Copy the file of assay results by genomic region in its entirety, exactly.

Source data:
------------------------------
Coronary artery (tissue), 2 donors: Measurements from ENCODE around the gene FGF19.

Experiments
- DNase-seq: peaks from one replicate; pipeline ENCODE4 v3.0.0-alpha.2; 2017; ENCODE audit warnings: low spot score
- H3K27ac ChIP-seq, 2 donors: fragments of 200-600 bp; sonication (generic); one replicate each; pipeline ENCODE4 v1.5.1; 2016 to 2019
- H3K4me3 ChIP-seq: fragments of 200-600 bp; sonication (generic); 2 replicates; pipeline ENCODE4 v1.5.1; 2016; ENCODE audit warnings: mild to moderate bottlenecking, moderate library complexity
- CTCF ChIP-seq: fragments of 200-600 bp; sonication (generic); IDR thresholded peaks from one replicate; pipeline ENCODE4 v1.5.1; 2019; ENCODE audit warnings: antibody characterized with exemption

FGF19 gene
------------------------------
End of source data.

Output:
Coronary artery (tissue), 2 donors: Measurements from ENCODE around the gene FGF19.

Experiments
- DNase-seq: peaks from one replicate; pipeline ENCODE4 v3.0.0-alpha.2; 2017; ENCODE audit warnings: low spot score
- H3K27ac ChIP-seq, 2 donors: fragments of 200-600 bp; sonication (generic); one replicate each; pipeline ENCODE4 v1.5.1; 2016 to 2019
- H3K4me3 ChIP-seq: fragments of 200-600 bp; sonication (generic); 2 replicates; pipeline ENCODE4 v1.5.1; 2016; ENCODE audit warnings: mild to moderate bottlenecking, moderate library complexity
- CTCF ChIP-seq: fragments of 200-600 bp; sonication (generic); IDR thresholded peaks from one replicate; pipeline ENCODE4 v1.5.1; 2019; ENCODE audit warnings: antibody characterized with exemption

FGF19 gene